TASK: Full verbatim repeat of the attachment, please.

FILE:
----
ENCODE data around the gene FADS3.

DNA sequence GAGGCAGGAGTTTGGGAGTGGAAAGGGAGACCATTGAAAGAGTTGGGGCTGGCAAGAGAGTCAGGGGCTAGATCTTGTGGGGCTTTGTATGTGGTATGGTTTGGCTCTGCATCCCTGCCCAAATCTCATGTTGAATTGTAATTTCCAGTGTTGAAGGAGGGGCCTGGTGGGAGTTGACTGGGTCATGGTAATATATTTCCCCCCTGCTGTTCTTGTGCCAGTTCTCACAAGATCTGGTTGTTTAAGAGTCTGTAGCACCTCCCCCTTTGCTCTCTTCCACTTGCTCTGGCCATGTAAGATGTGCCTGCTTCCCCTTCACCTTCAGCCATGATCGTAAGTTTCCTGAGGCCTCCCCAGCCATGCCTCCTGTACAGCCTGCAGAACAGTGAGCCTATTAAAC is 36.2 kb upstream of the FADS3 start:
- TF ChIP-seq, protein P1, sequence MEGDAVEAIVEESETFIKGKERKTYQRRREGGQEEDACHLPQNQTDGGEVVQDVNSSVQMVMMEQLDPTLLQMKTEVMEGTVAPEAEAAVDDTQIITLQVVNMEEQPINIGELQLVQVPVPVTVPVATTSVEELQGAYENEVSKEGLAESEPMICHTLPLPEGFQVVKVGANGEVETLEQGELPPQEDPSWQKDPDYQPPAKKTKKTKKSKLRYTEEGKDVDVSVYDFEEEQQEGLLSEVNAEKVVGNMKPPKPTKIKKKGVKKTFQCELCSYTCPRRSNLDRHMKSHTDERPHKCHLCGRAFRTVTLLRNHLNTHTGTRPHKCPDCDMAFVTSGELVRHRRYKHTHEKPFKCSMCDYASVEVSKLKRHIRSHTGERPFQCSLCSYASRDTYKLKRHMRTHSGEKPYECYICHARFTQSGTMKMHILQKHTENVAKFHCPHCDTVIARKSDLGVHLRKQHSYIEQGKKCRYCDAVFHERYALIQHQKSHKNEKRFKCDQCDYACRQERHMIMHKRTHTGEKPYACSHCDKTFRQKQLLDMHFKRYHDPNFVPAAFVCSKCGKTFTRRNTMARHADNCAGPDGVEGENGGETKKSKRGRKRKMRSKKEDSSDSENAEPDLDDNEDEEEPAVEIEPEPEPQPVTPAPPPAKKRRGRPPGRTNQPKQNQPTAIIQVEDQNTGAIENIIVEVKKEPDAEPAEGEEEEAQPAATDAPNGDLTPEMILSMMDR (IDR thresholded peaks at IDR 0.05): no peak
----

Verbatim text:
ENCODE data around the gene FADS3.

DNA sequence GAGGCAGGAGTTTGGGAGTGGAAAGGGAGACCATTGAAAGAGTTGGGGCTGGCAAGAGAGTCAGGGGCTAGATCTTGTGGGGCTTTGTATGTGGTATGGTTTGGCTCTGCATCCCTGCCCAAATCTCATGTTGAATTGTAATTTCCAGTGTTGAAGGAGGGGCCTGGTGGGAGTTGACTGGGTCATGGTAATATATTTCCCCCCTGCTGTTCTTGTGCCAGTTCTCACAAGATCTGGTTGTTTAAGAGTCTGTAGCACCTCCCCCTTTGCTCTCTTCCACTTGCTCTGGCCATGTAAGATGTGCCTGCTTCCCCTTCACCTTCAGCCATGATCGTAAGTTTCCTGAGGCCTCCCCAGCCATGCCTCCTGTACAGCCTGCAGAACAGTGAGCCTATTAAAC is 36.2 kb upstream of the FADS3 start:
- TF ChIP-seq, protein P1, sequence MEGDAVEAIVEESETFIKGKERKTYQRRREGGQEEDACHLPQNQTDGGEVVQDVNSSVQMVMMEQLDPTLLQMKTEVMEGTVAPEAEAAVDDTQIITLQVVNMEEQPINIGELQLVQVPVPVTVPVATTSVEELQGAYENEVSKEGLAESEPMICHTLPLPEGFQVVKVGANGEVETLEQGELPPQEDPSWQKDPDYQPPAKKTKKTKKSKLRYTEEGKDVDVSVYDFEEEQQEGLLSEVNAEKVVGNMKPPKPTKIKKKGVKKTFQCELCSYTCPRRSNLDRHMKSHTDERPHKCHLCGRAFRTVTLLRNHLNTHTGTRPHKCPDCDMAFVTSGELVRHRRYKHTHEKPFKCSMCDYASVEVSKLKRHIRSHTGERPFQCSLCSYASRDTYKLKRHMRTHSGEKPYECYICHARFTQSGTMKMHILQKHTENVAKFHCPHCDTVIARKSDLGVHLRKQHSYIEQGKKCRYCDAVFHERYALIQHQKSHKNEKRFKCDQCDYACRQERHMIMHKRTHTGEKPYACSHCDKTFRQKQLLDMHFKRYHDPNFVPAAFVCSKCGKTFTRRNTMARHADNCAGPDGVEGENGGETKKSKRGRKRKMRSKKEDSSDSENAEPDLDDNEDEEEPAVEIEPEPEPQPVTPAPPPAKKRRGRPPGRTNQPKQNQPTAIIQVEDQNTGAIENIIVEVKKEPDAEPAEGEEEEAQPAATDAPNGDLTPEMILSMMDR (IDR thresholded peaks at IDR 0.05): no peak